Coordinated, comprehensive, cutting-edge gynecologic cancer care, from diagnosis through survivorship.
Compared to other types of cancer (like breast or colon cancer), gynecologic cancers are uncommon, occurring in about 100,000 women in the United States each year. That said, all women are at risk for developing gynecologic cancers, and the risk increases with age. It’s important to know the warning signs, as treatments are most effective when the cancer is found at an early stage.
At Middlesex Health, our patient-centered care approach combines the latest methods of detecting and treating gynecologic cancer with compassionate care provided in a safe, welcoming environment.
Our specialists understand the impact gynecologic cancer can have on your fertility, sexual function, and psychological health. We consider your age, health, and plans for growing a family when recommending treatment options that will minimize the impact on your fertility and sexuality.
Early cancer detection can be key to successful treatment, so it is important to understand what increases your risk of gynecologic cancers. Risk factors can include:
- A family history of cancer
- A weakened immune system
- Being HIV positive
- Having Lichen Sclerosus
- Infection with the Human Papilloma Virus
- Long-term use of estrogen therapy
- Nulliparity (never having given birth)
Symptoms of Gynecologic Cancer may include:
- A feeling of pressure in the pelvis or lower back
- A vaginal bump, lump, sore, or ulcer
- Abdominal pain
- Abnormal vaginal bleeding
- Indigestion and/or nausea
- Loss of appetite
- Needing to urinate more frequently
- Persistent abdominal bloating
- Vaginal discharge
- Vaginal Itching
- Vaginal odor
If you are having any of these symptoms, which can also be signs of non-cancerous conditions, it is important to speak to your physician.
There are several different types of tests for vaginal cancer.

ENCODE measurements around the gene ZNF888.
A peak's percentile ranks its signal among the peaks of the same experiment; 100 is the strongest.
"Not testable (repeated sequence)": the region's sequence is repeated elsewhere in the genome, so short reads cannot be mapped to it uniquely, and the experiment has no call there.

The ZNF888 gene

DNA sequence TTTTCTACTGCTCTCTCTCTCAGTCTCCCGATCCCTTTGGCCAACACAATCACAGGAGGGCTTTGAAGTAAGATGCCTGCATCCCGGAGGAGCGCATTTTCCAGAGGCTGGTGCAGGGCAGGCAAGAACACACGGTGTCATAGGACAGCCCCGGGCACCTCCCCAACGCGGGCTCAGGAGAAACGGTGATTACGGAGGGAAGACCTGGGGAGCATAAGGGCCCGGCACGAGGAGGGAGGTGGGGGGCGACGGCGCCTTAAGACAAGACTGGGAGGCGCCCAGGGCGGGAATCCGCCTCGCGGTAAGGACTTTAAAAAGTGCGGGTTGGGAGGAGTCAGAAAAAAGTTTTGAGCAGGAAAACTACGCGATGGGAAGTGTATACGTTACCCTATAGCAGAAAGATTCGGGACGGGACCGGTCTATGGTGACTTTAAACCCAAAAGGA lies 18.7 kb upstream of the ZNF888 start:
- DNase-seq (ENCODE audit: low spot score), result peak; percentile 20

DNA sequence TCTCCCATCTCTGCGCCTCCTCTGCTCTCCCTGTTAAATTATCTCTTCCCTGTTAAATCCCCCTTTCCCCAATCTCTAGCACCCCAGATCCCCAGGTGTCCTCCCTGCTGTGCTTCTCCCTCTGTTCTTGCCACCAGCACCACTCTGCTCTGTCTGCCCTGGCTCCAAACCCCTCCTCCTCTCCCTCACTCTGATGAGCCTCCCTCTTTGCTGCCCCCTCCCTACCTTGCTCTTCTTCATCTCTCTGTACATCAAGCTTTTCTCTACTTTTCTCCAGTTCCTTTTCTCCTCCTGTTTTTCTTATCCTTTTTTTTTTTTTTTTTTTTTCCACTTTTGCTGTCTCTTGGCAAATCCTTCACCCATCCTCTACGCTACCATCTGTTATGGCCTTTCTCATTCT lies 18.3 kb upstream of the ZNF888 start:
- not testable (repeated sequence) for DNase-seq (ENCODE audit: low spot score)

Biopsy: A small amount of tissue is removed. The doctor will then examine the tissue to check for abnormal and cancerous cells.
CA125 Blood Test: CA125 is often called a "biomarker" or "tumor marker," as it provides information about the biological state of a disease. CA125 can be detected in the blood.
Colposcopy: This exam allows your doctor to see a magnified view of the cells of the cervix, vagina, and vulva.
CT Scan: The combination of a series of X-rays to create detailed images of the inside of your abdomen and pelvis.
Hysteroscopy: A thin tube with a light is inserted into the vagina to examine the cervix and inside of the uterus.
MRI: This test uses magnetic waves to create detailed pictures of the inside of the pelvis.
Pap Smear & HPV Test: Your doctor will collect cells from the cervix to check for abnormalities and determine if HPV (Human Papillomavirus) is present.
Pelvic Exam: A physical examination of the external and internal female pelvic organs.
Pelvic Ultrasound: A scan of the organs and structures of the pelvis. There are two types of ultrasound:
- Transabdominal: a "wand" with gel is placed on the outside of the abdomen (belly area)
- Transvaginal: a "wand" covered with a plastic or latex sheet and gel is placed into the vagina
PET Scan: A scan of the entire body to determine if cancer has spread elsewhere in your body. PET scans can sometimes detect disease before it appears on other imaging tests.
The treatment plan your doctor may choose is based on several factors: type of cancer, grade and stage of cancer, your overall health, and your treatment preferences.
Surgery is used to remove cancerous tissue from the body. Your surgeon will determine which approach is most appropriate, depending on the exact type and stage of the cancer.
Chemotherapy for gynecologic cancers involves using medications to shrink or kill cancerous cells. These medications may be taken intravenously (IV) or as pills.
Radiation oncology is the highly-controlled use of radiation to cure or treat symptoms of your cancer.
Meet our Gynecologic Cancer Nurse Navigator
Nurse Navigators are specialized Registered Nurses who guide patients through their cancer journey. They can provide education and support, and they help connect patients to other supportive services, such as social work or nutritional counseling.
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